India scored a major diplomatic victory when the United Nations Security Council designated Pakistani national Maulana Masood Azhar as a “global terrorist” after China withdrew its “technical objections.”
Wednesday’s diplomatic coup came after months of intense pressure from the US, UK and France, as well as some non-permanent members of the Security Council.
India had been pressing for Azhar’s designation as a global terrorist for over a decade. A UN “international terrorist” tag leads to immediate freezing of all financial assets held by the designee, as well as travel restrictions and the threat of sanctions against any nation that violates these norms.
India renewed its pressure to designate Azhar after 40 Indian policemen were killed in Pulwama in Kashmir on February 14 this year when a suicide bomber rammed into a convoy carrying security personnel. Azhar’s outfit, the Jaish-e-Mohammed, claimed responsibility for the attack.
Azhar had been in India’s crosshairs since his release more than a decade ago in a swap for hostages on a hijacked plane. In December 1999, a group of hijackers led by his elder brother Mohammed Ibrahim Athar Alvi hijacked an Indian Airlines flight en route from Kathmandu, Nepal, to the Indian capital, New Delhi.
The flight was diverted to Kandahar in Taliban-held Afghanistan and India scrambled a team of top intelligence officials to negotiate its release. In exchange for the release of the hostages, India released Azhar along with Ahmed Omar Saeed Sheikh and Mushtaq Ahmed Zargar. Omar Saeed was later sentenced to death for the murder of Wall Street Journal correspondent Daniel Pearl.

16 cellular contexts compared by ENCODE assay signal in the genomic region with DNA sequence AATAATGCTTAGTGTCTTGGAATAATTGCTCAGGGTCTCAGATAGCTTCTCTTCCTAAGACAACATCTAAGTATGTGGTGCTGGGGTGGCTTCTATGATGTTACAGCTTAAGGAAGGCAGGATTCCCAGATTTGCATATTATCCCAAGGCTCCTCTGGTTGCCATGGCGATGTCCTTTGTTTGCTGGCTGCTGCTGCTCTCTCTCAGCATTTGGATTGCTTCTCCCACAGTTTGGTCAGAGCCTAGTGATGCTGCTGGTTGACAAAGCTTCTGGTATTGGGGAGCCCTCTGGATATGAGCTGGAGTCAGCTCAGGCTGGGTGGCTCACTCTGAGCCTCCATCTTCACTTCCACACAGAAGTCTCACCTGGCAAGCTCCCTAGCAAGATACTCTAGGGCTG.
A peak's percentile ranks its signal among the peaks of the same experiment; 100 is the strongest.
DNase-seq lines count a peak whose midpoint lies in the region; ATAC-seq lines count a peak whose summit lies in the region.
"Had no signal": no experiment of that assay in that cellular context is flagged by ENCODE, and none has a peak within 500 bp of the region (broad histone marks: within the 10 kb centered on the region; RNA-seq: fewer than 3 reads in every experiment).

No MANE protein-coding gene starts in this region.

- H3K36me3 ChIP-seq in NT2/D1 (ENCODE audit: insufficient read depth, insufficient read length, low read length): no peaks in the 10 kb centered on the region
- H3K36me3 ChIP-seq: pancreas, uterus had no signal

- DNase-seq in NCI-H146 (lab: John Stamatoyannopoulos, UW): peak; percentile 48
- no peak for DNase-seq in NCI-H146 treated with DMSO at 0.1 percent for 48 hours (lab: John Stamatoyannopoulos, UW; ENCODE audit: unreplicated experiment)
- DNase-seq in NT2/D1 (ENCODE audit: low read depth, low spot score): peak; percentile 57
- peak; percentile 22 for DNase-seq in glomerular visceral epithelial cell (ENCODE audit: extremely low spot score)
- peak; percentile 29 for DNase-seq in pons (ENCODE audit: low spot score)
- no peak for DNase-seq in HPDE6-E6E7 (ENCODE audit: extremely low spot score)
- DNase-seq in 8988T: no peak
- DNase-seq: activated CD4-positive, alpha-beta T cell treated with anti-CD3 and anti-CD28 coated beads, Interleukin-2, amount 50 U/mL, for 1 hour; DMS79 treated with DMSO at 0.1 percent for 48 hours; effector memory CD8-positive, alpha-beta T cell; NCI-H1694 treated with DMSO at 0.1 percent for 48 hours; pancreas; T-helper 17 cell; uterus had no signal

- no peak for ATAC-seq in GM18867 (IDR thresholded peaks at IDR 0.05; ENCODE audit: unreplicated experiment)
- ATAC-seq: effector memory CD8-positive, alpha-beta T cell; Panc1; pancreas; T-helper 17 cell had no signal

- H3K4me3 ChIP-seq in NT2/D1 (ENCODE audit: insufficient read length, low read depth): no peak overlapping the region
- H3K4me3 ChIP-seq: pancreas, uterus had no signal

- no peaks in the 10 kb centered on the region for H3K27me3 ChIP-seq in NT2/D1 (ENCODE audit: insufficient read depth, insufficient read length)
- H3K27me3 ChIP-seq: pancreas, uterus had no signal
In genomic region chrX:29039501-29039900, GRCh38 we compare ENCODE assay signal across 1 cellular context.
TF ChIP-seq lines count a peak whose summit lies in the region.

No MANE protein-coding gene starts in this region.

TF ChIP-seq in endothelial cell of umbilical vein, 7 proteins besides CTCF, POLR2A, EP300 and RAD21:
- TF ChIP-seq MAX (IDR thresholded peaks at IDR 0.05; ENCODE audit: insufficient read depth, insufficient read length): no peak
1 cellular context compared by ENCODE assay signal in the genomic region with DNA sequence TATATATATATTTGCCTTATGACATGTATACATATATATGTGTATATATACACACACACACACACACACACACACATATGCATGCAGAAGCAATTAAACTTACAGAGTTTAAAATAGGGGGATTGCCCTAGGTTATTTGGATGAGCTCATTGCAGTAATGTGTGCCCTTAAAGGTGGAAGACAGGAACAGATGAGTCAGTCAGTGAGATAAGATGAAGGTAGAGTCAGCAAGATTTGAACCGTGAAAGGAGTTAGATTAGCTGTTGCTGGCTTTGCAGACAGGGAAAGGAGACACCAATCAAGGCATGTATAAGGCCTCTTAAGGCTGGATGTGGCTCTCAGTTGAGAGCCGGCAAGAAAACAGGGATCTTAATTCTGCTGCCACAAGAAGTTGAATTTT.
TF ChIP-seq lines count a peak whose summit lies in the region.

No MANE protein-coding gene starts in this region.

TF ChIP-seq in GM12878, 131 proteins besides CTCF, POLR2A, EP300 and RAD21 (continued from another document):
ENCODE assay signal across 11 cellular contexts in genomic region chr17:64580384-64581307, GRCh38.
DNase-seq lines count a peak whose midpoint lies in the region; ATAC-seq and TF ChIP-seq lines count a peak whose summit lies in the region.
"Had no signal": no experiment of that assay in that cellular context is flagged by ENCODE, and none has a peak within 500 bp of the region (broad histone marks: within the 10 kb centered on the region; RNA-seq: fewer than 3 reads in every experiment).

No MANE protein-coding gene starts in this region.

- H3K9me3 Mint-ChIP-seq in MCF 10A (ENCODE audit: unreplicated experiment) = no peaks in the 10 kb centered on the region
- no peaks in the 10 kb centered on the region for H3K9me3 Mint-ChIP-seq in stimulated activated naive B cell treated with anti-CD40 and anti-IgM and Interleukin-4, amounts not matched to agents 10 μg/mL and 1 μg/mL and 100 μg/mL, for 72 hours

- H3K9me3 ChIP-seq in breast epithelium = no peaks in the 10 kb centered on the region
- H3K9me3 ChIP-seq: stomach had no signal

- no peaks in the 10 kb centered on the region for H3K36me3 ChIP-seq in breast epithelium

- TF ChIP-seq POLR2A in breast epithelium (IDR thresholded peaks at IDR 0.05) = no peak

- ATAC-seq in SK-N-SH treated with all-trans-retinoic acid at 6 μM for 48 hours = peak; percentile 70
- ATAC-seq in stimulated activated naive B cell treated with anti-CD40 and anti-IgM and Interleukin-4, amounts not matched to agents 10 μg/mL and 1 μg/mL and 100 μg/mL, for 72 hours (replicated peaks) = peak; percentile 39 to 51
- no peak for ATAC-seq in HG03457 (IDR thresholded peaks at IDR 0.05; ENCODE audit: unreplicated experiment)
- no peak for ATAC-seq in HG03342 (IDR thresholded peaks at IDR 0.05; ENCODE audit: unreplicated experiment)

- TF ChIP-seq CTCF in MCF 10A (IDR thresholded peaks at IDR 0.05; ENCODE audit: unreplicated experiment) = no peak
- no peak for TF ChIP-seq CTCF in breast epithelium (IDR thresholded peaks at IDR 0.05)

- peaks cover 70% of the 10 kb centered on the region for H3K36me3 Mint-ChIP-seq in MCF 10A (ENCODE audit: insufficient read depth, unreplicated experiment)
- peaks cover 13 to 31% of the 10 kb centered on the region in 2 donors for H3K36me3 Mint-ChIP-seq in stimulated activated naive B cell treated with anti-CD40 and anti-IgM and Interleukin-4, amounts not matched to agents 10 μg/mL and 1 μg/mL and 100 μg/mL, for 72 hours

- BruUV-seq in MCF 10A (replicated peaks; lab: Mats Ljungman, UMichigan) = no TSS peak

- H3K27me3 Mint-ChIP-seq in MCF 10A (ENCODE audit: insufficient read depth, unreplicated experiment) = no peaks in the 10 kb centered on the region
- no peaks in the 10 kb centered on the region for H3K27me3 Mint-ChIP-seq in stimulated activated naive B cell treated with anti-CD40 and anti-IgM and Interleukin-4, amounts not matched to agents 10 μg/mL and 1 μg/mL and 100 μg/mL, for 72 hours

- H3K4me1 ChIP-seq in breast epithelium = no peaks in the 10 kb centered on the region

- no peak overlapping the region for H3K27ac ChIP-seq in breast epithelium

Soon after his release Azhar founded the Jaish-e-Mohammed. JeM is believed to have been supported by Pakistan’s Inter Services Intelligence (ISI). Indian intelligence believes that the ISI was also instrumental in the hijack of the Indian Airlines flight and helped the Taliban negotiate Azhar’s release.
On February 22, the UN Security Council passed a resolution condemning the Pulwama attack in Kashmir. A diplomatic source told Asia Times that such a resolution was unique. “This was the first time that the UN’s Security Council passed a resolution on Kashmir condemning a terrorist attack,” a diplomatic source told Asia Times. “This was a rare diplomatic victory and encouraged us to push for designating Azhar as a ‘global terrorist.’”
Late last week US State Department officials told their Indian counterparts that they were close to getting the Azhar resolution passed. In the early hours of Tuesday, the Indonesian envoy to the UN called up Syed Akbaruddin, India’s permanent representative, to say that the negotiations were done. “The Chinese insisted that the reference to Pulwama be dropped as a gesture towards Pakistan. But that was a mere formality and it was clear that this was coming through,” the Indian diplomatic source said.
The attack on the Indian policemen had nearly led India and Pakistan to war as Indian fighter jets crossed into Pakistani air space on February 26 and launched an airstrike on Balakot, a small town in the Khyber Pakhtunkhwa province. India claimed that Balakot hosted a major JeM camp and plans were afoot to launch further attacks. This was the first time that Indian fighter jets crossed into Pakistani air space since the Bangladesh war in 1971 between the two – now nuclear-armed – South Asian neighbors.